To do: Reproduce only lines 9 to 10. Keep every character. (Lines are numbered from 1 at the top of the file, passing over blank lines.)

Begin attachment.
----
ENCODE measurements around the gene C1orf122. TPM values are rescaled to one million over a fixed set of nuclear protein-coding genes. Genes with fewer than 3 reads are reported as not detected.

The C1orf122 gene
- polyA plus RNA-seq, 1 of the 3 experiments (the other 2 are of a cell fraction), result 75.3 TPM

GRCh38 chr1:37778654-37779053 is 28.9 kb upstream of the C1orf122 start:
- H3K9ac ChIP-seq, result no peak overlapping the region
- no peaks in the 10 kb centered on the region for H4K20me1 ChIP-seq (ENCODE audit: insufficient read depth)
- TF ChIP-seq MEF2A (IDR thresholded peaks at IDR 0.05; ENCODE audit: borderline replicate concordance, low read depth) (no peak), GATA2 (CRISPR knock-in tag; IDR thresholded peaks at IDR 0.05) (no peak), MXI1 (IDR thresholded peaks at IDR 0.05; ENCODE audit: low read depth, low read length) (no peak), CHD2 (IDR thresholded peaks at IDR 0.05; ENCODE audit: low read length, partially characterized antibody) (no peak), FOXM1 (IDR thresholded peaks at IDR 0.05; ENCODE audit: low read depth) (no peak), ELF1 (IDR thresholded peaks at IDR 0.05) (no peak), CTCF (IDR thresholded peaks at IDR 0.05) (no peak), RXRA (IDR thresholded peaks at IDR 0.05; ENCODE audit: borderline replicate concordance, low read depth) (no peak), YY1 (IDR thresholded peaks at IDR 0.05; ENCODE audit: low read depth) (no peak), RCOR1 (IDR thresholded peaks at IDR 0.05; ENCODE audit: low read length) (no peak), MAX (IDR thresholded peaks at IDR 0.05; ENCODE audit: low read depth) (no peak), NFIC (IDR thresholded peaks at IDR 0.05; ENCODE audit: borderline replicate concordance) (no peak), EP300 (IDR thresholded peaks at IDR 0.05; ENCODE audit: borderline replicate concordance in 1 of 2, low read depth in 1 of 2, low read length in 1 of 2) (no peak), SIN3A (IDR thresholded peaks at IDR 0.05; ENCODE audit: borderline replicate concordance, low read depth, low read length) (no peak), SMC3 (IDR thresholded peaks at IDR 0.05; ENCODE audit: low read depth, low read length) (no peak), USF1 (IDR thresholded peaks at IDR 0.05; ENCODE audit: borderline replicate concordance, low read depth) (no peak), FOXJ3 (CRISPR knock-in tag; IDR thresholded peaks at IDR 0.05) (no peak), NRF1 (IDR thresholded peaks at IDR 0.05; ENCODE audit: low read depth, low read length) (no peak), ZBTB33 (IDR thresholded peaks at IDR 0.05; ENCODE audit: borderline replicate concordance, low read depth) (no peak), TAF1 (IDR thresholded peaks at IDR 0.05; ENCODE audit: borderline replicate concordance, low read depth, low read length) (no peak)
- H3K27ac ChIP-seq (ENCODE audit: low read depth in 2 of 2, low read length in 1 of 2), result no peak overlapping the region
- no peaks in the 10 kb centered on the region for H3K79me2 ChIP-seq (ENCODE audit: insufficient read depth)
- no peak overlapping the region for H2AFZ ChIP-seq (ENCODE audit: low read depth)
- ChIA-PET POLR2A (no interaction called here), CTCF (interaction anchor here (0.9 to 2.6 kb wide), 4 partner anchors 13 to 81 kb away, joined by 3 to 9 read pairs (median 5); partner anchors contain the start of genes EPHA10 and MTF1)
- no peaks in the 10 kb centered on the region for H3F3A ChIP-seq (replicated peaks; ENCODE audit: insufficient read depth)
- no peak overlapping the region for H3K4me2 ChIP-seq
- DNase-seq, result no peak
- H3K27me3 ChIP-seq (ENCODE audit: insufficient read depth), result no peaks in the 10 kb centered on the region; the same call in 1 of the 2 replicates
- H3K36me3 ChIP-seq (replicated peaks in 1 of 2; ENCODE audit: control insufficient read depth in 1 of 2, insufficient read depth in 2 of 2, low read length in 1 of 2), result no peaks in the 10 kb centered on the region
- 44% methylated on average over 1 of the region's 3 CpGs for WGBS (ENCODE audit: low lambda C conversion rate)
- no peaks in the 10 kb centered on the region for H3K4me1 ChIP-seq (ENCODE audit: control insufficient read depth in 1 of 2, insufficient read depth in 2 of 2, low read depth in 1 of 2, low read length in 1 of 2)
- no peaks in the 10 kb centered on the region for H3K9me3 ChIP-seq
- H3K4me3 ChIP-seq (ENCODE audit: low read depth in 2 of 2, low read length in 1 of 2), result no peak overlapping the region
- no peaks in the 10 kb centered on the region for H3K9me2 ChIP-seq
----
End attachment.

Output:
- no peaks in the 10 kb centered on the region for H3K79me2 ChIP-seq (ENCODE audit: insufficient read depth)
- no peak overlapping the region for H2AFZ ChIP-seq (ENCODE audit: low read depth)